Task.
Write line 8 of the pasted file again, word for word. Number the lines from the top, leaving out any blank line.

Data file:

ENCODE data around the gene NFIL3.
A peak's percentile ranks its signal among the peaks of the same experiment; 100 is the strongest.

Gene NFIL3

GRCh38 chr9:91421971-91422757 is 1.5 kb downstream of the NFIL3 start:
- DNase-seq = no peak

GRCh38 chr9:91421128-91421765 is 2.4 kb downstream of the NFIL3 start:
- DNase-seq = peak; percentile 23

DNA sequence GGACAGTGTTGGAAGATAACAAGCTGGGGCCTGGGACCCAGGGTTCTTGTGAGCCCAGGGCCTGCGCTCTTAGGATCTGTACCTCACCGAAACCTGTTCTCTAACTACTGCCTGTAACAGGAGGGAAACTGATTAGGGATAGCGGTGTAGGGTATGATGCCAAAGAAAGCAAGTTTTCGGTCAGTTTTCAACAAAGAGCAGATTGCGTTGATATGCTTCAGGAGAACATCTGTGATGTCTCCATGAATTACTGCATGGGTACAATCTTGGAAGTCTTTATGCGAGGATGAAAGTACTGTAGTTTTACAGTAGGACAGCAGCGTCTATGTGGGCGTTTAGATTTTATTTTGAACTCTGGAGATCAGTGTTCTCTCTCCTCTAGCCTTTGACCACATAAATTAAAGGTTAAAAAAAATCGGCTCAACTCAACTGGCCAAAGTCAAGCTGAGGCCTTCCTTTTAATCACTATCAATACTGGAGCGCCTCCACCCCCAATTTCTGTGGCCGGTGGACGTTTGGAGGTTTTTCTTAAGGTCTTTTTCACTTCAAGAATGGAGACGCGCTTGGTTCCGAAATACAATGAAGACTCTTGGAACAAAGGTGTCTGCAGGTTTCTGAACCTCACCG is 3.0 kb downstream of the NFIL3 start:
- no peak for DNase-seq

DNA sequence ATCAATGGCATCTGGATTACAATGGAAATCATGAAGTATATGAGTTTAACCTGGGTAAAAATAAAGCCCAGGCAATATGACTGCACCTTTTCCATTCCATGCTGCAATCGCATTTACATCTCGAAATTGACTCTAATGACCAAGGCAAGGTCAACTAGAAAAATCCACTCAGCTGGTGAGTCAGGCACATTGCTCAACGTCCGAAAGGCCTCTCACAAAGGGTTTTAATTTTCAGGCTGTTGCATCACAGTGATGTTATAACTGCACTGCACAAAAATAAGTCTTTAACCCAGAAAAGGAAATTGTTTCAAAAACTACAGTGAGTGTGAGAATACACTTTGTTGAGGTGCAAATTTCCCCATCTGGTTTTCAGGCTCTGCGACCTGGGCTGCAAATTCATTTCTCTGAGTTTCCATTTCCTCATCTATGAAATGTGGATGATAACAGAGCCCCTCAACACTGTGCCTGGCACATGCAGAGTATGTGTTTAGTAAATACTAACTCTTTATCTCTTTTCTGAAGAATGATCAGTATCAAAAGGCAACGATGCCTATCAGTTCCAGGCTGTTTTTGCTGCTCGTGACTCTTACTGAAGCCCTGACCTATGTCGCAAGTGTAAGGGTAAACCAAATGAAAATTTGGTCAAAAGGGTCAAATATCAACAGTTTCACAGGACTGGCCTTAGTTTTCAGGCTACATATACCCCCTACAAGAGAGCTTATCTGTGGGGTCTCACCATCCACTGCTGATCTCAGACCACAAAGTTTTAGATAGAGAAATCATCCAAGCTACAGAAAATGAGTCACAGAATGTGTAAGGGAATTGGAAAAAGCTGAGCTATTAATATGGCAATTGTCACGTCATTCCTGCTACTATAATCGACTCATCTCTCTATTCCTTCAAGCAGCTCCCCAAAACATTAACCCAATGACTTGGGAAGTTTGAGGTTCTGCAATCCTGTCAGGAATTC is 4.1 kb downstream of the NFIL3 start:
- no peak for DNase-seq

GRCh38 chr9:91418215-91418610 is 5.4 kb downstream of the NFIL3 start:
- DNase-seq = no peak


DNA sequence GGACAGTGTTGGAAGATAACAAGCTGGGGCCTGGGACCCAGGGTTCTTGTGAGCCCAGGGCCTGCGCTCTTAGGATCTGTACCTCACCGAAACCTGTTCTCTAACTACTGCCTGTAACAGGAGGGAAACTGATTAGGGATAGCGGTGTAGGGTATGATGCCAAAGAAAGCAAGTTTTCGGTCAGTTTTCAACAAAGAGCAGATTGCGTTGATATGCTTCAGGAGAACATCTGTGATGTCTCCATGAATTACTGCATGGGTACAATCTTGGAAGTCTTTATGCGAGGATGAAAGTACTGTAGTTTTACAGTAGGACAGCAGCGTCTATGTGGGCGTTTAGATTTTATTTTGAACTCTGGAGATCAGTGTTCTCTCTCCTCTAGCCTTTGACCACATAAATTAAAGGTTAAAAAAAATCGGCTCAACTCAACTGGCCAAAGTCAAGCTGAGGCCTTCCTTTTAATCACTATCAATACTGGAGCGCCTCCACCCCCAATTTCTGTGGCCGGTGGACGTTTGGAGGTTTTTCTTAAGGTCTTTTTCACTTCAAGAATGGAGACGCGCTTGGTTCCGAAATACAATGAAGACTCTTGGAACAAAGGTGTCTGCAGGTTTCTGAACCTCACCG is 3.0 kb downstream of the NFIL3 start: